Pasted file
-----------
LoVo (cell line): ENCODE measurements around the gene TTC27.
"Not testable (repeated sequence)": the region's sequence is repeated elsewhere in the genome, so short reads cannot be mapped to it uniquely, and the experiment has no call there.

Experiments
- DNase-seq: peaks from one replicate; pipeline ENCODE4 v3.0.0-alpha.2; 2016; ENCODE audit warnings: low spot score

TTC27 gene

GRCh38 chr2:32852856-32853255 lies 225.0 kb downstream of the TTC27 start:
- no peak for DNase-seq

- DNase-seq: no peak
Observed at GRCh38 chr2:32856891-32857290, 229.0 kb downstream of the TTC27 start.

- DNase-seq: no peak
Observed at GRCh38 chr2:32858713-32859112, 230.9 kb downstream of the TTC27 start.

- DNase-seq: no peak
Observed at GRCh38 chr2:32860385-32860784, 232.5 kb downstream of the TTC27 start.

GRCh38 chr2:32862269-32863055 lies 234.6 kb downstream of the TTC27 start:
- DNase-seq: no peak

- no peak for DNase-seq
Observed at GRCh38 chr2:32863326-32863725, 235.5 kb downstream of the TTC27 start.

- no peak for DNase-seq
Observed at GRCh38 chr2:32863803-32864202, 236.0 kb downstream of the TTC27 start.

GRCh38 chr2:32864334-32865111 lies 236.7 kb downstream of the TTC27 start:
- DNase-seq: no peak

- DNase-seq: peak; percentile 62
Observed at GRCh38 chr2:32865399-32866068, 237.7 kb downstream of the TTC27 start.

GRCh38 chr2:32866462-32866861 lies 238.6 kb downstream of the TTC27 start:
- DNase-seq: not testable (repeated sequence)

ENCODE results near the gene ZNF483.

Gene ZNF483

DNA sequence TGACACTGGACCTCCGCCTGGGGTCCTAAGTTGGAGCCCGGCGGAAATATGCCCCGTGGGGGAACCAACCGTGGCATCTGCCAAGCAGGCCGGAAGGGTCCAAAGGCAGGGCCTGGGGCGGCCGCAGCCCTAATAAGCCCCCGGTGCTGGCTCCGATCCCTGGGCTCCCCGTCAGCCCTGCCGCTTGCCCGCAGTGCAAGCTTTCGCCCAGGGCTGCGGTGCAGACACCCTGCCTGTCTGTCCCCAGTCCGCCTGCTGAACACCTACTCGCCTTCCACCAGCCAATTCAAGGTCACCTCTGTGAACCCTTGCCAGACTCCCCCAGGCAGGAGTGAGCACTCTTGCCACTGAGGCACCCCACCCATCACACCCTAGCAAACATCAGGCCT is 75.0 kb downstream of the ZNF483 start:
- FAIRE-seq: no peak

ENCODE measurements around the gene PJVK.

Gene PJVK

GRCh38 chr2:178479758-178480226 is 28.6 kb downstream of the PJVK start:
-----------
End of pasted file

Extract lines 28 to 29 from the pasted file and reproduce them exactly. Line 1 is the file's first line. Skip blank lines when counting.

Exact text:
DNA sequence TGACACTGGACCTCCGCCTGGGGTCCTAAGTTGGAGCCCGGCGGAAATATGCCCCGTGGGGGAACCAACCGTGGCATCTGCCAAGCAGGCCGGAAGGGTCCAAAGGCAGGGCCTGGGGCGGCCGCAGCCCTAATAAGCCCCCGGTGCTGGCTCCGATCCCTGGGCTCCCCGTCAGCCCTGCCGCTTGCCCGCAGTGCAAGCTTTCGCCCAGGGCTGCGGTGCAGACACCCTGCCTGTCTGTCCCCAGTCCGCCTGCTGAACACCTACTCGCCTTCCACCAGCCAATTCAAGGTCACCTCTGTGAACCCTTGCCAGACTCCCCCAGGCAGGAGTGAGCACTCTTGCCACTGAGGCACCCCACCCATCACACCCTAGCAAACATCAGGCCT is 75.0 kb downstream of the ZNF483 start:
- FAIRE-seq: no peak